Here at the Crafty Veteran, we post a lot of craft and DIY projects, but sometimes there is an article of interest to the veteran community that I believe is incredibly important. This is a truly important article for Veterans who haven’t been about to get VA Benefits.
Between 2000 and 2013 more than 600,000 discharged members of the military received less than honorable discharges. What this means is there are more than 600k veterans in the United States that do not receive all or even some VA benefits. The only way you can take advantage of all VA benefits is through an honorable discharge.
Now, between 2000 and 2013, there were almost as many people who left the military within 180 days and received an Uncharacterized discharge (288,568) as there were who received General or Other-than-honorable conditions discharges (297,329). One has to ask, how did this happen? What happened within the first six months that allowed these people to get out and also collect health and pension benefits from the VA.
A General or Uncharacterized discharge only allows you VA health and pension. There are 460,693 veterans who only get VA (health and pension) – they forfeit their GI Bill (which those with a General discharge paid into the first year of their service). Then there is Other-than-honorable conditions, Bad Conduct and dishonorable discharges – all of which affords you nothing – there are 145,725 veterans who fall into this category.
What’s important about this is, this time period is predominantly the wartime period right after 9/11. All except Uncharacterized discharges have paid into the GI Bill and are not able to utilize it; and those that leave the military within 180 days get healthcare and pension, but those who may have been suffering from PTSD and was misdiagnosed get nothing. An other-than-honorable conditions discharge is for minor offenses, such as drug and alcohol – newsflash: seems like someone – some docs IN the military – should have figured out that increase alcohol and drug use are symptoms of PTSD, before discharging people and giving them no access to the healthcare they probably need due to their time in the military.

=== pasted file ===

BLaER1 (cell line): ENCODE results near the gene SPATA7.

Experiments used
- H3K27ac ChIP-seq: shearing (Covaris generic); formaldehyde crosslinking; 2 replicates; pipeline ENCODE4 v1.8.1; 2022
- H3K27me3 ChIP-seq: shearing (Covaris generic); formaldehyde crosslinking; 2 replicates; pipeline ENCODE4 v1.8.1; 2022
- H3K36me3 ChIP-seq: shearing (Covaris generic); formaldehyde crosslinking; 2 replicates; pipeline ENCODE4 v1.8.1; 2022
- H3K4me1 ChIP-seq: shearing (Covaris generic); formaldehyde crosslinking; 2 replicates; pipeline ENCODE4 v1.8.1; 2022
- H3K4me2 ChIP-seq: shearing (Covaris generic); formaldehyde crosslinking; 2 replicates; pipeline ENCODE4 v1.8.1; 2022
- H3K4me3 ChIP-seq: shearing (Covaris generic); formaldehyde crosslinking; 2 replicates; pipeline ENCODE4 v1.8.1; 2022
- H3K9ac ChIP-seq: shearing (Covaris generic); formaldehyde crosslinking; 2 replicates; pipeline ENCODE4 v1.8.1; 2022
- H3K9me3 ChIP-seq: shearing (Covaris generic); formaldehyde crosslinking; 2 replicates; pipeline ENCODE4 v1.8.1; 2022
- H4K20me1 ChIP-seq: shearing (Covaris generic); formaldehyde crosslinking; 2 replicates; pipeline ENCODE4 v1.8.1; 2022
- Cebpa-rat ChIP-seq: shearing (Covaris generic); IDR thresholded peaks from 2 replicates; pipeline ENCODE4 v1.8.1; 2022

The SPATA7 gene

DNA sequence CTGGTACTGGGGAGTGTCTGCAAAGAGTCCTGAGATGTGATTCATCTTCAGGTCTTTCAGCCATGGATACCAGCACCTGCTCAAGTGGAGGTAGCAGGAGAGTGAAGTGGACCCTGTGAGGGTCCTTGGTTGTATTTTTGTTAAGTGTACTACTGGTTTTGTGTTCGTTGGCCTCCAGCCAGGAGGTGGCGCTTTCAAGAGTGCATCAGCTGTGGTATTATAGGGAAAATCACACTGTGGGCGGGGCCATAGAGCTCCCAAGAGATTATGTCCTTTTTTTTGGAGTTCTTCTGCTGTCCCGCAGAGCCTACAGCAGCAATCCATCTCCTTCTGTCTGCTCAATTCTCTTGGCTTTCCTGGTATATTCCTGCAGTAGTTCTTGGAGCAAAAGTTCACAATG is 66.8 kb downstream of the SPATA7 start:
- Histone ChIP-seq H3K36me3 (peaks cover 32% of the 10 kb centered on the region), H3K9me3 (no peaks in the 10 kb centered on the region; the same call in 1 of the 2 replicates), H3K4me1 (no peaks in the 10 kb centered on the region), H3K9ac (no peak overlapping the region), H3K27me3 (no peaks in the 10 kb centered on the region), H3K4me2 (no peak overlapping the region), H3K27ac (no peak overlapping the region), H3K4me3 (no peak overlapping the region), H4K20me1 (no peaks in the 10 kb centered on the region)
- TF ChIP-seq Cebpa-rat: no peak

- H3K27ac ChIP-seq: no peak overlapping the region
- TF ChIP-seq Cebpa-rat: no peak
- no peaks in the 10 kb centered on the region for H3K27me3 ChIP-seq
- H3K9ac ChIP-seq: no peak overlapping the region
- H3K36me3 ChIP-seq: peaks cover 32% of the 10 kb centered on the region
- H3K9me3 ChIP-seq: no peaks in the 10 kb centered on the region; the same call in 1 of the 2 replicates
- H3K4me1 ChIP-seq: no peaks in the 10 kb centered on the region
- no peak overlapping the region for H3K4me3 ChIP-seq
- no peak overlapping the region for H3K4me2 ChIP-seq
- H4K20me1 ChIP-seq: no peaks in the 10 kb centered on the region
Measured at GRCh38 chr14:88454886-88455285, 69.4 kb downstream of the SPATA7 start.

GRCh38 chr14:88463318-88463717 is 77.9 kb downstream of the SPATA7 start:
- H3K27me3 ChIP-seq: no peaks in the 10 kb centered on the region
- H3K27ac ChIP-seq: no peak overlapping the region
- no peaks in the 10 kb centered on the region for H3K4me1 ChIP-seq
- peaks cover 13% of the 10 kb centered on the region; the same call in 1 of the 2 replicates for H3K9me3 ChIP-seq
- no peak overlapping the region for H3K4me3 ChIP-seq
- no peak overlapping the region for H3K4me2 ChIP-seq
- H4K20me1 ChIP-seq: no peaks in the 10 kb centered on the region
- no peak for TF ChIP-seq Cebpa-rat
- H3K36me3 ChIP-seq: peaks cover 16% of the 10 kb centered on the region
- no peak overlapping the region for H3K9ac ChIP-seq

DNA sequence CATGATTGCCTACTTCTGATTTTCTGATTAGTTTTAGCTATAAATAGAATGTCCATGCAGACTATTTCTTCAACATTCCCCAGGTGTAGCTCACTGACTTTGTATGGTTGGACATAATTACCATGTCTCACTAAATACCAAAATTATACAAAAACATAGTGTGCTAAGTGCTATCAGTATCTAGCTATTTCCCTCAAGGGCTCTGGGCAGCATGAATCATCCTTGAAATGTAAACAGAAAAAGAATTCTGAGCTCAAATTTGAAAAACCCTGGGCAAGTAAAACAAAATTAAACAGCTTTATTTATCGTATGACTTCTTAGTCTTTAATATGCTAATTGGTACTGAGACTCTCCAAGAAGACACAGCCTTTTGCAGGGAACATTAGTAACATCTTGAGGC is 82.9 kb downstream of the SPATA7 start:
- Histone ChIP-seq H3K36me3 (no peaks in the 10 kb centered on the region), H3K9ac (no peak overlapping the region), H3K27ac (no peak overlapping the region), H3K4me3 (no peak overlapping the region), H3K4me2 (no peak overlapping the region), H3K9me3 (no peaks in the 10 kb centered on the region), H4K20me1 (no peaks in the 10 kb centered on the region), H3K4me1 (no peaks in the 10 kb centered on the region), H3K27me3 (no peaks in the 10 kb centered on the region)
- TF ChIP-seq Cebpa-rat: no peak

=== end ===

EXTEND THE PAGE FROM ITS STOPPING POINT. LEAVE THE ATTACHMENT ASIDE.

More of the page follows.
But there is good news,
The Pentagon announced earlier this month that Defense Secretary Chuck Hagel is ordering the discharge review boards to give “liberal consideration” to upgrade requests, including from service members who were diagnosed with PTSD by a civilian doctor or those that can prove they suffered from at least one PTSD-related symptom. These symptoms can include nightmares, flashbacks, changes in personality, sleeping disorders, and suicidal thoughts.
This new policy is supposed to be implemented sometime towards the end of October. And it could lead to an increased number of veterans who qualify for care in the system. It could also help in Veterans finding civilian employment – because, for those of you that don’t know, if you’ve been in the military and you go for a job interview, your type of discharge absolutely matters.
However, an important step towards implementation of this policy will be to get news of it out to the segment of the population this would apply to. So, if you are looking for information on how to get your discharged re-evaluated so you can take advantage of VA health benefits, stay tuned – October 2014 may just be the month that you can get the help you need.